I have lost count of how many times a man has told me that he would have purchased an electric vehicle, but his wife/girlfriend/significant other didn’t want one. I knew there could be a trend linked to these conversations, and quarantine finally gave me the spare time to research the dynamics of gender and EV adoption.
Unfortunately, my questions went unanswered when I discovered a dearth of peer-reviewed research on the topic.
Taking matters into my own hands, I begged for (and happily received) previously unpublished gender-segmented data from EV researchers around the country. Sadly, the data verified what I already knew in my heart – that women ‘just weren’t into’ electric vehicles.
Without women, we can’t achieve our transportation decarbonization goals. In the U.S., women influence over 80% of the vehicle purchasing decisions, represent about half of new car buyers, and represent an additional 1.4 million drivers on the roads, yet have only purchased about 30% of the EVs to date.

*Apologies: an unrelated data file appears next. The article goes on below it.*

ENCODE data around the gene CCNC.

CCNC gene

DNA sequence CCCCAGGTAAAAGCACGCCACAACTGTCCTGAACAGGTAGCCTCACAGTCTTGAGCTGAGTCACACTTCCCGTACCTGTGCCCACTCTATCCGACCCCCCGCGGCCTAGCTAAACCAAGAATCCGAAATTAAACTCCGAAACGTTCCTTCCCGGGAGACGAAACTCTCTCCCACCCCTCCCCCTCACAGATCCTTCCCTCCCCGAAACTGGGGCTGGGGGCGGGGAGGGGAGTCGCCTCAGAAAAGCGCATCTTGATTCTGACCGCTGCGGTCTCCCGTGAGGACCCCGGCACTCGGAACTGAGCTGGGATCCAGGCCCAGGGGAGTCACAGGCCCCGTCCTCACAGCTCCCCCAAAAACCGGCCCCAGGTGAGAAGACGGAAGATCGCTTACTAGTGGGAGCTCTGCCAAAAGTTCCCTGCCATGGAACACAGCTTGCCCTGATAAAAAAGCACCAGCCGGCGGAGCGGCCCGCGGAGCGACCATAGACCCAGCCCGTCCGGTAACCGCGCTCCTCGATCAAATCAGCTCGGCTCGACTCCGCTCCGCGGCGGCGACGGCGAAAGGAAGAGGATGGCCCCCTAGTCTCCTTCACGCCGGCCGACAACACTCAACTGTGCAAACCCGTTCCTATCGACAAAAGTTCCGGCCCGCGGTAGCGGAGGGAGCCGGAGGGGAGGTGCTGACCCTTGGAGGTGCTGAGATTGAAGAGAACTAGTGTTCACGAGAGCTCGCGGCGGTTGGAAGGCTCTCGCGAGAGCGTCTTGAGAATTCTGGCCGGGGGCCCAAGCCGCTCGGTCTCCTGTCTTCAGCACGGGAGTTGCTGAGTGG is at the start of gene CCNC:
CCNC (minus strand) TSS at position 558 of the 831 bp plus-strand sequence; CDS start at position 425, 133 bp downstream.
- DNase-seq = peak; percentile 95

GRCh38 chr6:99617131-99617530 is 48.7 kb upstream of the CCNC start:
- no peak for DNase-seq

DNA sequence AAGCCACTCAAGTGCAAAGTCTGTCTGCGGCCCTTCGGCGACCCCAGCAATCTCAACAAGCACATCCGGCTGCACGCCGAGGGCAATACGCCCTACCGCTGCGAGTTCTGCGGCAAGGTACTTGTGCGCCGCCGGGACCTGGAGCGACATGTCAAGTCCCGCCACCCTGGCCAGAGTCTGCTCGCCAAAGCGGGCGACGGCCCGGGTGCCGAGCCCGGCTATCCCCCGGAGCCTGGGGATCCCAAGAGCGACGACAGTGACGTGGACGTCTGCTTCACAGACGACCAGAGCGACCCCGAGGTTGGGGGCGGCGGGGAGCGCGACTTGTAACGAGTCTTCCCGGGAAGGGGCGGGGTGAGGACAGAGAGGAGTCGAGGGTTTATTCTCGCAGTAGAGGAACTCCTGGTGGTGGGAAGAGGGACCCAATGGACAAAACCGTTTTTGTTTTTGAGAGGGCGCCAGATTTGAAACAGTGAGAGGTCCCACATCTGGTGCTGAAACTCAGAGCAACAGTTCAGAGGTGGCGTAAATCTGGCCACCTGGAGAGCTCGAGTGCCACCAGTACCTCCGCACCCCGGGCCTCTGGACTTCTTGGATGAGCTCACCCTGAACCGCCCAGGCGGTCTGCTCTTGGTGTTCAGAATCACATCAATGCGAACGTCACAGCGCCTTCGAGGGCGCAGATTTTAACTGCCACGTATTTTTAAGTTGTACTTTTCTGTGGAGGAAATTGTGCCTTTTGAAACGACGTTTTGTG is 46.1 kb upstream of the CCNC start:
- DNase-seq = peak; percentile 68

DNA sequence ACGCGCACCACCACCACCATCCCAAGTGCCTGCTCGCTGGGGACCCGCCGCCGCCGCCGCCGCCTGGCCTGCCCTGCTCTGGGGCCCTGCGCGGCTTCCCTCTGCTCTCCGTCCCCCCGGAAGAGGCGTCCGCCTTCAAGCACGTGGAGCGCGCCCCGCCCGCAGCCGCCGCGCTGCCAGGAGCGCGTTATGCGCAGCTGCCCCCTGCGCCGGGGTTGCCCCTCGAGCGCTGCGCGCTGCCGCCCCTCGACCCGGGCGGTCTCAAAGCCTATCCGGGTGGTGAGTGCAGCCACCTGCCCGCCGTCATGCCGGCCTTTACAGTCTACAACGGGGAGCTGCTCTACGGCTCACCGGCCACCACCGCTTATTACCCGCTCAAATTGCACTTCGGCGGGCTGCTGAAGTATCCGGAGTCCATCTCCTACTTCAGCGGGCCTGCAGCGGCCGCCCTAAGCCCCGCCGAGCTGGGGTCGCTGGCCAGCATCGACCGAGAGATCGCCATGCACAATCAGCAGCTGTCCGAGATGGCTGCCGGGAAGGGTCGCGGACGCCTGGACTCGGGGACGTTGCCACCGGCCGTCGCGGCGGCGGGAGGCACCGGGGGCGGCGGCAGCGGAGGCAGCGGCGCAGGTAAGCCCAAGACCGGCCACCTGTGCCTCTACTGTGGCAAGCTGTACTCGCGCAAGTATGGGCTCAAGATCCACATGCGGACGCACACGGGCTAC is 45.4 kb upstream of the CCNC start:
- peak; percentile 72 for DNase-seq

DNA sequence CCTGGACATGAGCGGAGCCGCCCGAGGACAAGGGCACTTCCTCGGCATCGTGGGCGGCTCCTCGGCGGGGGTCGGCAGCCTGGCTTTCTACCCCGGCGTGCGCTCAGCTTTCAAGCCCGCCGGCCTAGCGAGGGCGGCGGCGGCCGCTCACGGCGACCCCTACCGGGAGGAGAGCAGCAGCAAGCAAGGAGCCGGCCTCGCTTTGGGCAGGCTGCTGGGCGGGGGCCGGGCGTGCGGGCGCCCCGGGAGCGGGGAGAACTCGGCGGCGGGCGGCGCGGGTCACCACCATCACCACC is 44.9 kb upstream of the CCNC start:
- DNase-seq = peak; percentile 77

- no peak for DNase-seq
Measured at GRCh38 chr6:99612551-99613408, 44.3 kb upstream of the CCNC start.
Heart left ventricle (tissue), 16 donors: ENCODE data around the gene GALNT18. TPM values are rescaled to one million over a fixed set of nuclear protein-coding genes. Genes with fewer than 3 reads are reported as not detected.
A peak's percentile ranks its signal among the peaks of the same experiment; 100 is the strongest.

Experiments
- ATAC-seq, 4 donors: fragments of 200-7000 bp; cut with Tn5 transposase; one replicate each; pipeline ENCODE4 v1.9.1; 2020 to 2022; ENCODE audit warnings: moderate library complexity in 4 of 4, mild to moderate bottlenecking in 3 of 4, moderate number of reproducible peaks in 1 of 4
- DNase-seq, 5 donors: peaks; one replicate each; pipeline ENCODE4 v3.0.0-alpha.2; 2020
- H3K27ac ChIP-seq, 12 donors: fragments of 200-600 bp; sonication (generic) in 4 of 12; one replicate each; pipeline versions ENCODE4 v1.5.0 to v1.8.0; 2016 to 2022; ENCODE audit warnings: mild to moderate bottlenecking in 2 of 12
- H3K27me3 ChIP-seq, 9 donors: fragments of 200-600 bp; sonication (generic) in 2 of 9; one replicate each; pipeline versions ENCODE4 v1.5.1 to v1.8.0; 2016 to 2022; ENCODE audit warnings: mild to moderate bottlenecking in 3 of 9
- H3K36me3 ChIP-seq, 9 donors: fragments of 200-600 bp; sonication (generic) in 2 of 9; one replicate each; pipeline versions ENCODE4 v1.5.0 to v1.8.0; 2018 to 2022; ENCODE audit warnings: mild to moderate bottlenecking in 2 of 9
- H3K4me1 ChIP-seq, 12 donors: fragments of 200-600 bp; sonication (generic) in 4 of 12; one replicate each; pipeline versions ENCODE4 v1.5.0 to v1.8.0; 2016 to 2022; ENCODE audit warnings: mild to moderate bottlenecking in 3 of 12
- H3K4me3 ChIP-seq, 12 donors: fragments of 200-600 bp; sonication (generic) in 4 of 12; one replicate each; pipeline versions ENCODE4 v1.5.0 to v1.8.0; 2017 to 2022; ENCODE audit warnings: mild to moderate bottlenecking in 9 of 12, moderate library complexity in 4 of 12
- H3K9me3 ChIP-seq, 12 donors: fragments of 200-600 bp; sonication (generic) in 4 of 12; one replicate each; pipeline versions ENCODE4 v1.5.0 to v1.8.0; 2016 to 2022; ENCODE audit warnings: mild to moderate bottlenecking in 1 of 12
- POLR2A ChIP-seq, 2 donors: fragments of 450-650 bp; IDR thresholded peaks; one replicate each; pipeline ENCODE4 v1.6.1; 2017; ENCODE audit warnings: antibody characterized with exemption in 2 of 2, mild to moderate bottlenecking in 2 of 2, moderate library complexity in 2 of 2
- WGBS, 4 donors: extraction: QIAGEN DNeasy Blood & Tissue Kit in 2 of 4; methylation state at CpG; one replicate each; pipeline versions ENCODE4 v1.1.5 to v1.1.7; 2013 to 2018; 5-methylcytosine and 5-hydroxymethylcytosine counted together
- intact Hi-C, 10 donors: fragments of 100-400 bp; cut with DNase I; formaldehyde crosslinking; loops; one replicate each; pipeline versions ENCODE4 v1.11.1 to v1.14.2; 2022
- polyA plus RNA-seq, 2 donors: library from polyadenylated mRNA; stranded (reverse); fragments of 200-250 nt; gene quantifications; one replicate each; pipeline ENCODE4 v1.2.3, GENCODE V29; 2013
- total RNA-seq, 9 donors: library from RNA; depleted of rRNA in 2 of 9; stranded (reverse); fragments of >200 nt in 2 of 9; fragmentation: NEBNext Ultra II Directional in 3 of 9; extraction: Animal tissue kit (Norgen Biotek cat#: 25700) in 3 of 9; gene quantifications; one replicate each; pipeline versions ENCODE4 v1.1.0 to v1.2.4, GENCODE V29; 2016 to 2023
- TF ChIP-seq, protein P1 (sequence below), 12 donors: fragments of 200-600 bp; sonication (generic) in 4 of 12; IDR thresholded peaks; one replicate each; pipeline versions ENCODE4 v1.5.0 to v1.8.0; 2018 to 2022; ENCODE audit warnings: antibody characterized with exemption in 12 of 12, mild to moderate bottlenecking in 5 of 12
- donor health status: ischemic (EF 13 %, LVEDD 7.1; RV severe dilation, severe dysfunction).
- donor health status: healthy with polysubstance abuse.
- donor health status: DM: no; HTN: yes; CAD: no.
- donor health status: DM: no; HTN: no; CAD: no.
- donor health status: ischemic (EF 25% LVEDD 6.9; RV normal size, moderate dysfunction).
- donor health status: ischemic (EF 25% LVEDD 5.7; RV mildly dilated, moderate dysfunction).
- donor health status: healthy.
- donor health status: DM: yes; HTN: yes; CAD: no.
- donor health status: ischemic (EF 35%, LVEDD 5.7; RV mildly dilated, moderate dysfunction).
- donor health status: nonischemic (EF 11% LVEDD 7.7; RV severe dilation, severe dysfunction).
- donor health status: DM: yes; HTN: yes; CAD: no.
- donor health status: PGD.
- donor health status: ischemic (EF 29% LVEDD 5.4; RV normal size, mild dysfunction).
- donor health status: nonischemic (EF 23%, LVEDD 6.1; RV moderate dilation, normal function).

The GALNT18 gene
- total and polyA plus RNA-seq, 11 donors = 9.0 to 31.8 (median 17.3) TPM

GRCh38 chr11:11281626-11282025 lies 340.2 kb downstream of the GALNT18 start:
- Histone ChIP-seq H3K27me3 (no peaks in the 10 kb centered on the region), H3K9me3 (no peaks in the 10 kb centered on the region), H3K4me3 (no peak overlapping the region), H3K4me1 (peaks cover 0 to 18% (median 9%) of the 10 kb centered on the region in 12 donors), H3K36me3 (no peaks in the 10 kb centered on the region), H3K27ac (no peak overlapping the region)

Electric Vehicle Rebate Program Claims by State and Gender
* compared to male new car buyers at 50%
**compared to male new car buyers at 49%
This white paper, “Why the Electric Vehicle industry Needs More Women,” is the culmination of my research and provides a proposed solution to increase the number of women in the EV industry workforce to make EV products and services that are more desirable to women.
This will require significant changes in many industries, including the automotive industry, which has less than 25% of women in the workforce and few female executive leaders.
In addition to halting climate change, I firmly believe that the clean energy and EV transition is a chance for us to hit the ‘reset’ button on many social, economic, and environmental injustices of the past. But unless we can make equity a priority, we could lose this opportunity.
I hope that this paper increases awareness of this issue and inspires readers to take action in whatever way they can.